Thursday, May 16, 2013

Gjøvik High School with a Poor Information Environment

Gjøvik High School is not providing an enriching information environment, this doesn't prove good for the future of my region. Click on the image for a magnification.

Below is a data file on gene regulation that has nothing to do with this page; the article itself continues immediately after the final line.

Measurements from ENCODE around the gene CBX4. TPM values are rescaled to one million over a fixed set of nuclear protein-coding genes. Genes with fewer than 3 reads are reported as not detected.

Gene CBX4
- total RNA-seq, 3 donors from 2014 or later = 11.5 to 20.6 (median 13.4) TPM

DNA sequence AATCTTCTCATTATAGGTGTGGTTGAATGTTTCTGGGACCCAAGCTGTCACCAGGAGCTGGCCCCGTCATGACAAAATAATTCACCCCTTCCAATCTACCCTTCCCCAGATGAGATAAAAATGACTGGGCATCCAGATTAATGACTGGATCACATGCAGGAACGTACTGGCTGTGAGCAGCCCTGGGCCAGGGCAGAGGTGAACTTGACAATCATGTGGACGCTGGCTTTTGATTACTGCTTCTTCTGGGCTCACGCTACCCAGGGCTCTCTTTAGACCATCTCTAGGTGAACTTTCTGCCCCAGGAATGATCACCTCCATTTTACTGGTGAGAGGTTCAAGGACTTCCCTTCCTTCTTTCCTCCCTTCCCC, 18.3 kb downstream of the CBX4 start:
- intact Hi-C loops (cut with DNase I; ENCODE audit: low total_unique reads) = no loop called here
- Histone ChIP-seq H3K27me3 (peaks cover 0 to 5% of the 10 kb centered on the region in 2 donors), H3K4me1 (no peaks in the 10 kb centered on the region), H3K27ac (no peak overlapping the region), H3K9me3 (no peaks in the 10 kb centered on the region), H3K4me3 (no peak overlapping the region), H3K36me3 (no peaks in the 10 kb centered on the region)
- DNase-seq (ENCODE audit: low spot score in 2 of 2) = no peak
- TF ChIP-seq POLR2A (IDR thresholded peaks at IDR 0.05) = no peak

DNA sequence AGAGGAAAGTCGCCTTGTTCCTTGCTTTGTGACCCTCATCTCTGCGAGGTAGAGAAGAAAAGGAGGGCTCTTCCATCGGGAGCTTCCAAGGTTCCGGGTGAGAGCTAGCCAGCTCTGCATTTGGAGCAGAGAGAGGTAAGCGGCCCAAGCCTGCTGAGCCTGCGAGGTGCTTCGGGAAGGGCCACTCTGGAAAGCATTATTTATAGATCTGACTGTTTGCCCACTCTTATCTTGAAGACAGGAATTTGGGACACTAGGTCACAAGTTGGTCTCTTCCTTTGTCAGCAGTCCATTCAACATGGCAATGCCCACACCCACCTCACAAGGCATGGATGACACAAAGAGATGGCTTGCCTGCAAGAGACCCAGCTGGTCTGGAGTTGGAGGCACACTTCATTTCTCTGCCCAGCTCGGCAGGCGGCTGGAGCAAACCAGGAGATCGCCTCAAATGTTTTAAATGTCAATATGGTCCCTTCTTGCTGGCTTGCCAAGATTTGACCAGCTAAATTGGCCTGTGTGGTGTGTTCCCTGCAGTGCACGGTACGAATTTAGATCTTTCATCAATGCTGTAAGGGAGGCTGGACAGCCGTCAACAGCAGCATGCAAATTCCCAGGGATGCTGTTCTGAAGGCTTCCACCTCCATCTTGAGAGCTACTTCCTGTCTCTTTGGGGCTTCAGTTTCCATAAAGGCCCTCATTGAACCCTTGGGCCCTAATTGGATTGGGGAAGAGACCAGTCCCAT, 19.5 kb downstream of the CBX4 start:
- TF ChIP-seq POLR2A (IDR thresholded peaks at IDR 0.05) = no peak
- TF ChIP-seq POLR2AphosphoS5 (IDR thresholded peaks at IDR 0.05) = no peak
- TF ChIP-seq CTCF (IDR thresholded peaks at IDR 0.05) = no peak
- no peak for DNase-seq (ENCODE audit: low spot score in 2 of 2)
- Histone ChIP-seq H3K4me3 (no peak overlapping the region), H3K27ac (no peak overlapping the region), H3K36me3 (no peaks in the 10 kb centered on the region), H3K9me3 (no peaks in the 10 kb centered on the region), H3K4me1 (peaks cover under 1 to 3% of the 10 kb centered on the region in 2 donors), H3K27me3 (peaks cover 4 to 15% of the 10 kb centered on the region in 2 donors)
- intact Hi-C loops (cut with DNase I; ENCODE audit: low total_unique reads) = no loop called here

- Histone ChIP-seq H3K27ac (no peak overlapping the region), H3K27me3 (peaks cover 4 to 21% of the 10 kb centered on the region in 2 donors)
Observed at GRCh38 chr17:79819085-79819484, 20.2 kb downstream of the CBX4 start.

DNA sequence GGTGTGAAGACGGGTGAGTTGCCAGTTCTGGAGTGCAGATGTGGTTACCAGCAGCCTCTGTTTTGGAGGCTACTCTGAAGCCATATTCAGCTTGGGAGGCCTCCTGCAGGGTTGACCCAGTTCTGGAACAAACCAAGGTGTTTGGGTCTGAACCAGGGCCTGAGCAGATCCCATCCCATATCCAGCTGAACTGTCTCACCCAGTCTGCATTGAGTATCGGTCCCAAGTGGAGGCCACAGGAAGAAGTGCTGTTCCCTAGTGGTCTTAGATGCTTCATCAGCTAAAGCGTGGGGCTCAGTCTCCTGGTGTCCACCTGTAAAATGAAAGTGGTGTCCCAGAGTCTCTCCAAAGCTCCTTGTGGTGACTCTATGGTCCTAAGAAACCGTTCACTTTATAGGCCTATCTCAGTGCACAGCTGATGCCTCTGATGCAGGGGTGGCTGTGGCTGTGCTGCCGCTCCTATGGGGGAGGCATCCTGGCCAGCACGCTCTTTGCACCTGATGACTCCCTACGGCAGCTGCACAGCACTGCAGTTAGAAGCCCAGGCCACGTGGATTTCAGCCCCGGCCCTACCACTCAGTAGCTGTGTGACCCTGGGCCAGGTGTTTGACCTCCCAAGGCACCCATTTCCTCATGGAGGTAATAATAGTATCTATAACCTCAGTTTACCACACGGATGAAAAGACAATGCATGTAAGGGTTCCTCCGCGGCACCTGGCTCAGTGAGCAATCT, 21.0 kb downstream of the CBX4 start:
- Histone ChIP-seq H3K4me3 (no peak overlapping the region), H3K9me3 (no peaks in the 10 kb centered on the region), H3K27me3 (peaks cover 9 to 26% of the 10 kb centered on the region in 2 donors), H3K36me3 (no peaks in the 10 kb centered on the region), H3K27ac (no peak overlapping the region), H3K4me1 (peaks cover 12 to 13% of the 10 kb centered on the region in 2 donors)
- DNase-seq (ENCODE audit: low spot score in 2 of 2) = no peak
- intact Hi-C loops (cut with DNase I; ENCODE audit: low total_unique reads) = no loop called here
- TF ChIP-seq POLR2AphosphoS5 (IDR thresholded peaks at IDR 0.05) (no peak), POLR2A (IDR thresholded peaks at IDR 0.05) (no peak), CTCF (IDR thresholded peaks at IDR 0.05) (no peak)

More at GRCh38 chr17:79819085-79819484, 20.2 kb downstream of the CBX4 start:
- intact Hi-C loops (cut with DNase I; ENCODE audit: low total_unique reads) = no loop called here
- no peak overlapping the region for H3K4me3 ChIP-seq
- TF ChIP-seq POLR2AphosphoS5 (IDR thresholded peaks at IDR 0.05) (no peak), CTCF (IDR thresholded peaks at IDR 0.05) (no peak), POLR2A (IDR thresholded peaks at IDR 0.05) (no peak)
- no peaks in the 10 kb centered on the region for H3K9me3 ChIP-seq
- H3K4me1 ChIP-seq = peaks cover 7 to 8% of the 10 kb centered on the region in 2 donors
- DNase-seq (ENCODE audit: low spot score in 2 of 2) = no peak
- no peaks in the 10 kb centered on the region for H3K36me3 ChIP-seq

But what does this mean, in human terms? Countless studies have established that the rearing environment dramatically impacts brain growth in children. In 1994 the Carnegie Task Force issued a report warning that children raised in experientially poor environments suffer permanent setbacks as compared to those raised in richer, more enhanced environments. This was in line with the Head Start program begun several decades earlier in the US. Turning to philosophy and robotics gives us a new insight into what might be going on. In 1998, A. Clark and D. Chalmers proposed the “extended mind” concept, where the workings of our mind actually extend beyond the brain and into our surroundings. An interplay takes place between our thoughts and internal memories, and knowledge and information stored outside yet within ready reach. Mobile robots do, in fact, use their environment as their memory — they have no stored internal memory, and thus save enormous computational overhead. Rodney Brooks’ Mars Explorer works in precisely this way. Its ability to navigate its environment comes from an “intelligence” that links internal processors with external information. This implies that the environment is crucial to the development of our brain: our mind is an integral part of our environment, and if we wish it to engage our intelligence, the environment should embody the same degree of organized complexity as our neurological processes themselves. Michael W. Mehaffy and Nikos A. Salingaros

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